21% of Boomers Lack Savings for One Month’s Expenses

by Maggie Callahan

Yet another poll reveals that all generations feel unprepared when it comes to retirement savings — with 21% of baby boomers lacking adequate savings to cover one month of basic expenses, according to AARP.

Co-commissioned with the Association of Young Americans, the “Three Generations Survey” asked baby boomers,Generation Xers, and millennials, a variety of retirement and financial security-related questions. Conducted in July and August, the poll surveyed 4,862 adults, of which 1,684 were baby boomers.

The age groups were consistently unsettled about their financial security in retirement, with about 40% of boomers worrying they would not be financially comfortable once they stopped working.

For boomers who felt slightly more financially prepared, 43% said they felt confident they could cover six months of expenses with only their available cash or savings to live on. The survey defined basic expenses as “housing, food, child care, health care, and other bills.”

Student loans made up a big chunk of the debt that thwarted all three generations’ savings efforts.

“These loans have delayed or prevented members of every generation from achieving major life milestones such as saving for retirement, buying a car or house, or moving from their current residence,” according to a statement from AARP.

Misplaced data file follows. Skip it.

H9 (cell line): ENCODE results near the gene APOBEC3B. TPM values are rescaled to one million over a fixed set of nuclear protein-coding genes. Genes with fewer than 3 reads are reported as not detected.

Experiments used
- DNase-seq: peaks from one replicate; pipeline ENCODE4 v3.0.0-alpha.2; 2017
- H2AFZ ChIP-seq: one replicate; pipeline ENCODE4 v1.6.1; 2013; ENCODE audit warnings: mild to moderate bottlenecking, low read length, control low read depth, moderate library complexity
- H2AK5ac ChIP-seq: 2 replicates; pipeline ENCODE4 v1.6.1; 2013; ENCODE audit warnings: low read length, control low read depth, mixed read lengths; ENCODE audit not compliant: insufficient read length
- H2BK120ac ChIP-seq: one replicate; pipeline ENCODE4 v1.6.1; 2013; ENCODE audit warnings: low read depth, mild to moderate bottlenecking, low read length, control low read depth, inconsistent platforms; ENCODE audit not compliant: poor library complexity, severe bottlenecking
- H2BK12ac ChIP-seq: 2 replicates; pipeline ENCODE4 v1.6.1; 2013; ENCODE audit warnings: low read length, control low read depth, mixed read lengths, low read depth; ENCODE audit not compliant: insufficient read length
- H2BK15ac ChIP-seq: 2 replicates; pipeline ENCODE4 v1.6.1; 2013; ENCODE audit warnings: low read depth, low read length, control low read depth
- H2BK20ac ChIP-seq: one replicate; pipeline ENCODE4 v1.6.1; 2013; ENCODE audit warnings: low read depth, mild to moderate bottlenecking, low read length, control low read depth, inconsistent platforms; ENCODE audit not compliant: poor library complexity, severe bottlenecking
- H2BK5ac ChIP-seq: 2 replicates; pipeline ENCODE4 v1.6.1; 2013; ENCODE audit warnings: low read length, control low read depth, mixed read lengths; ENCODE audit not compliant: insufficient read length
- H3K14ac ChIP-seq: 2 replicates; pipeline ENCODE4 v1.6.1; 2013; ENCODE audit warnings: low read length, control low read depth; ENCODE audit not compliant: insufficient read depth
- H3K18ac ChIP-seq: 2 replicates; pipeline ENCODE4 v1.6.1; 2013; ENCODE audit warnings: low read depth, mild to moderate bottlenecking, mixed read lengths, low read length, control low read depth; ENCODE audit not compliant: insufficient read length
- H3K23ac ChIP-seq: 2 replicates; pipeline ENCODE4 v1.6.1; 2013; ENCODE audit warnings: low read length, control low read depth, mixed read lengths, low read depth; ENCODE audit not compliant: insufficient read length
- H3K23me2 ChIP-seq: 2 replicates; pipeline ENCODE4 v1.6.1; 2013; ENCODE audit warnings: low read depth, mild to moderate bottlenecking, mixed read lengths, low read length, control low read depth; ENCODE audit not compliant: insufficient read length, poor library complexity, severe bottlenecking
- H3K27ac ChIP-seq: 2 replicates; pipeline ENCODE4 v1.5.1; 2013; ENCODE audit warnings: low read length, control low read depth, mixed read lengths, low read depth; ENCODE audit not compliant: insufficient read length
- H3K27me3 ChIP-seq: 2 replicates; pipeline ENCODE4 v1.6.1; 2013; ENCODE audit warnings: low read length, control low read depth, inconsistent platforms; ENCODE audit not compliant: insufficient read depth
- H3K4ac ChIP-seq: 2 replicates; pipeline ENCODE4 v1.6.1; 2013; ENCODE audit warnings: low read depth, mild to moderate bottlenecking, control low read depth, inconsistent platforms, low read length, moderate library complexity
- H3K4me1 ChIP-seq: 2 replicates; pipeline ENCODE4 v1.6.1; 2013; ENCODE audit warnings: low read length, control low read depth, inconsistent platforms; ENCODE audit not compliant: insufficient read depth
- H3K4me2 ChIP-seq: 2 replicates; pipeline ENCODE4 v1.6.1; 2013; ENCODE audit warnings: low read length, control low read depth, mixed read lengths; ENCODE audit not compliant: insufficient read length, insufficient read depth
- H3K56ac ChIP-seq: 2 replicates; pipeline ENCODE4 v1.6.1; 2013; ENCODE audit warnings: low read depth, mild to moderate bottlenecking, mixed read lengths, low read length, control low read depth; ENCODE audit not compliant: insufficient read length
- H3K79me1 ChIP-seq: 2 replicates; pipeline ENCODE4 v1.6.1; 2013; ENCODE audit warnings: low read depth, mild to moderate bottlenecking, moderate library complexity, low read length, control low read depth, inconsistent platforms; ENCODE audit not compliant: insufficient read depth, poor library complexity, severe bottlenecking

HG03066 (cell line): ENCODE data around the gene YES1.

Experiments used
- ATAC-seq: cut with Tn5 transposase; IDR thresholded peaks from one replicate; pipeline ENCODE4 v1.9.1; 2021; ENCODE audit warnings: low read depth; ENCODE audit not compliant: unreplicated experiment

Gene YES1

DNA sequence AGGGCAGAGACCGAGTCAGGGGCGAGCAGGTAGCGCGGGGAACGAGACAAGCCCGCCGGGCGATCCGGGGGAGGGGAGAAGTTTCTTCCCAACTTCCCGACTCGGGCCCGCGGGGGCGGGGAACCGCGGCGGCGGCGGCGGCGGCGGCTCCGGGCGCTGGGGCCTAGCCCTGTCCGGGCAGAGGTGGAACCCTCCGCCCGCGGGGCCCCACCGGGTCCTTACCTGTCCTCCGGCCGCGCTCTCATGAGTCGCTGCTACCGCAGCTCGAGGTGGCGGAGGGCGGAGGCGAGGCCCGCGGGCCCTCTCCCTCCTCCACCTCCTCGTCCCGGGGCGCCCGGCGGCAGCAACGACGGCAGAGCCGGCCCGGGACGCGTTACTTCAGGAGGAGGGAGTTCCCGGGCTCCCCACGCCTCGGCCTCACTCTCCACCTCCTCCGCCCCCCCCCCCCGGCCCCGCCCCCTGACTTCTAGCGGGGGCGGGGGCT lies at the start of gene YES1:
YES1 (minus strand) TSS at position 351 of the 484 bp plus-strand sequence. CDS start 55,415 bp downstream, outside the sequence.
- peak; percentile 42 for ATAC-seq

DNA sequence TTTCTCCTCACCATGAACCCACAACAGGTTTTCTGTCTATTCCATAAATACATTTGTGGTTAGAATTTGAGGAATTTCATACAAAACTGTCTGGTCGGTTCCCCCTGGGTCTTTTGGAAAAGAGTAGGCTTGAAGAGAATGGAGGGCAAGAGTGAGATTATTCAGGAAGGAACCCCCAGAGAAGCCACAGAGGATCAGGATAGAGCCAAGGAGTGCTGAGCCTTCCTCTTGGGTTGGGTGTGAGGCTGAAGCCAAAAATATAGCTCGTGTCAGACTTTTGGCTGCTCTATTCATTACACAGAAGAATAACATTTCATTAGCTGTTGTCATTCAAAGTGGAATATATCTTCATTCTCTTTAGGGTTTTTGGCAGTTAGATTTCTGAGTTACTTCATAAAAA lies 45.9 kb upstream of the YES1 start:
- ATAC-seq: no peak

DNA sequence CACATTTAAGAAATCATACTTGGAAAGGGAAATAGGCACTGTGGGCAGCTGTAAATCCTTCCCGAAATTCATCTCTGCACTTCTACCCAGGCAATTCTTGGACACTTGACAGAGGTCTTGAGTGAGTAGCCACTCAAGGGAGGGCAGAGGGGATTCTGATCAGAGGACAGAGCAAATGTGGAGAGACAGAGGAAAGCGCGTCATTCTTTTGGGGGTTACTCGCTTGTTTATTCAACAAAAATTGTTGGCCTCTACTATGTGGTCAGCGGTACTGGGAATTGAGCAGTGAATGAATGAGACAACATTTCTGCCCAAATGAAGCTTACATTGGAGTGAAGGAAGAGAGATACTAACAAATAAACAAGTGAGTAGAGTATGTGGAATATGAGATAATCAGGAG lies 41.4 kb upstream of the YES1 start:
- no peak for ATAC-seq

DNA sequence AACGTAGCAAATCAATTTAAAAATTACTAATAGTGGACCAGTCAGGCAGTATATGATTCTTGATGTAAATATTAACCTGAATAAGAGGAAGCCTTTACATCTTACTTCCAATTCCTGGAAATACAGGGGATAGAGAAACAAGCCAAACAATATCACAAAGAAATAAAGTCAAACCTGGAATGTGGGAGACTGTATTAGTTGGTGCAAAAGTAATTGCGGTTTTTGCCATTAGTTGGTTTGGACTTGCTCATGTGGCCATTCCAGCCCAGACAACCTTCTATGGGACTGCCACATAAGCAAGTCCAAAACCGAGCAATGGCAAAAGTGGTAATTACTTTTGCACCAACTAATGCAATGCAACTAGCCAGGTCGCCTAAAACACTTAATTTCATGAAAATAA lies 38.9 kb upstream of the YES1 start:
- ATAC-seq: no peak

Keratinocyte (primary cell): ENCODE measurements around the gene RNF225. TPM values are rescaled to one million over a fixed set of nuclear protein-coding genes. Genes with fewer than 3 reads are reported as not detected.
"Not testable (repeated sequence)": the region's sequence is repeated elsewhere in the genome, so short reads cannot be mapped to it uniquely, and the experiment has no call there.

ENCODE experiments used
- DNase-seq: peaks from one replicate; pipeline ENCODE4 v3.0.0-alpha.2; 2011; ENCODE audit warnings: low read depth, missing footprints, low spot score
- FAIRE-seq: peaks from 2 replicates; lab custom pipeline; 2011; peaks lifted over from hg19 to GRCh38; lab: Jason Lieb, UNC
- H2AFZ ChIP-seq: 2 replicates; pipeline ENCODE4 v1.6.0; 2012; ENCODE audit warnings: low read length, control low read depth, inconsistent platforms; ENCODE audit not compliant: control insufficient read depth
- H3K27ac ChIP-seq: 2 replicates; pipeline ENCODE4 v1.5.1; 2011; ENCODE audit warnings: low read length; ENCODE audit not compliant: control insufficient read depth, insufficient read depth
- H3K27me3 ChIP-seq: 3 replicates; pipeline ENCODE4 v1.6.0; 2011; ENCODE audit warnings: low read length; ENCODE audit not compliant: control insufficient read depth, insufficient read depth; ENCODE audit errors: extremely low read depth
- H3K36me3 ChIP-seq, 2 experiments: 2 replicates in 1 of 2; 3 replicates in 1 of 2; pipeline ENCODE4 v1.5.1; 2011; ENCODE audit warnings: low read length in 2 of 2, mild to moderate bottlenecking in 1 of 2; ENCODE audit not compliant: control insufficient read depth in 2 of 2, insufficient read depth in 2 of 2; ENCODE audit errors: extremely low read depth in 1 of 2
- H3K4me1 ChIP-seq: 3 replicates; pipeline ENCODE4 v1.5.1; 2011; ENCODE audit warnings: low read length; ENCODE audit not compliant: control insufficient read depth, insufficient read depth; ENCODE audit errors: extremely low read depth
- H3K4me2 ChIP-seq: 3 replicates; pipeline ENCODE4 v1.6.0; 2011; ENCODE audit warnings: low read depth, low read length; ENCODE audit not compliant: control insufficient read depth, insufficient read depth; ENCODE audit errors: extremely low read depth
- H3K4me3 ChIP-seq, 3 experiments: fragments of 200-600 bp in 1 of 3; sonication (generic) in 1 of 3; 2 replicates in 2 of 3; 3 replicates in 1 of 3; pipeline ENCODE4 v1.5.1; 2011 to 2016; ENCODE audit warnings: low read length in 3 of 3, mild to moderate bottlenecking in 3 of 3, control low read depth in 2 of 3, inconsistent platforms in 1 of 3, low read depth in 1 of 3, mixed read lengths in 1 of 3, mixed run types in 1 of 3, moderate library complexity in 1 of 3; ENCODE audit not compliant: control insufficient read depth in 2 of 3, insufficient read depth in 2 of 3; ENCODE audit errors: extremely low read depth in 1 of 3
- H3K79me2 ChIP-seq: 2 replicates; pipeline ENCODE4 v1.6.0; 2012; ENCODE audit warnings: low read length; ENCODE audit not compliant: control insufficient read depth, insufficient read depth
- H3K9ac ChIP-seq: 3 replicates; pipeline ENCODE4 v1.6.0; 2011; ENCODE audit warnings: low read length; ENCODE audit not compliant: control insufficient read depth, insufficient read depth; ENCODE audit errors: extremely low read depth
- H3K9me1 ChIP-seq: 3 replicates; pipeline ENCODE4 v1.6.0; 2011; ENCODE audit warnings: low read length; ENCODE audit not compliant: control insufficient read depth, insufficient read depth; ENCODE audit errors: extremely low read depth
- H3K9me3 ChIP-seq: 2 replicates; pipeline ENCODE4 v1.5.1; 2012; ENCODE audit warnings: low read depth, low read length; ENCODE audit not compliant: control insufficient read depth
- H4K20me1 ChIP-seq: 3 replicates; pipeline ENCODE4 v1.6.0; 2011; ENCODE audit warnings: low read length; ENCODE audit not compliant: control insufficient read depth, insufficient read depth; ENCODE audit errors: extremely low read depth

Among baby boomers surveyed, more than 50% reported school-related debt in excess of $30,000. While millennials reported an average of $41,000 in student loan debt, baby boomers were not far behind with an average of $38,000.

The survey also looked at Social Security. While 78% of all respondents felt that funds from the program were an important source of income in retirement, 90% of baby boomers saw Social Security as an integral part of their retirement financial security.

According to the Social Security Administration, nine out of ten retirees aged 65 and older receive Social Security benefits. With an average monthly payment of $1,413, about $61 billion will be given out to about 43.1 million retired Americans in 2018.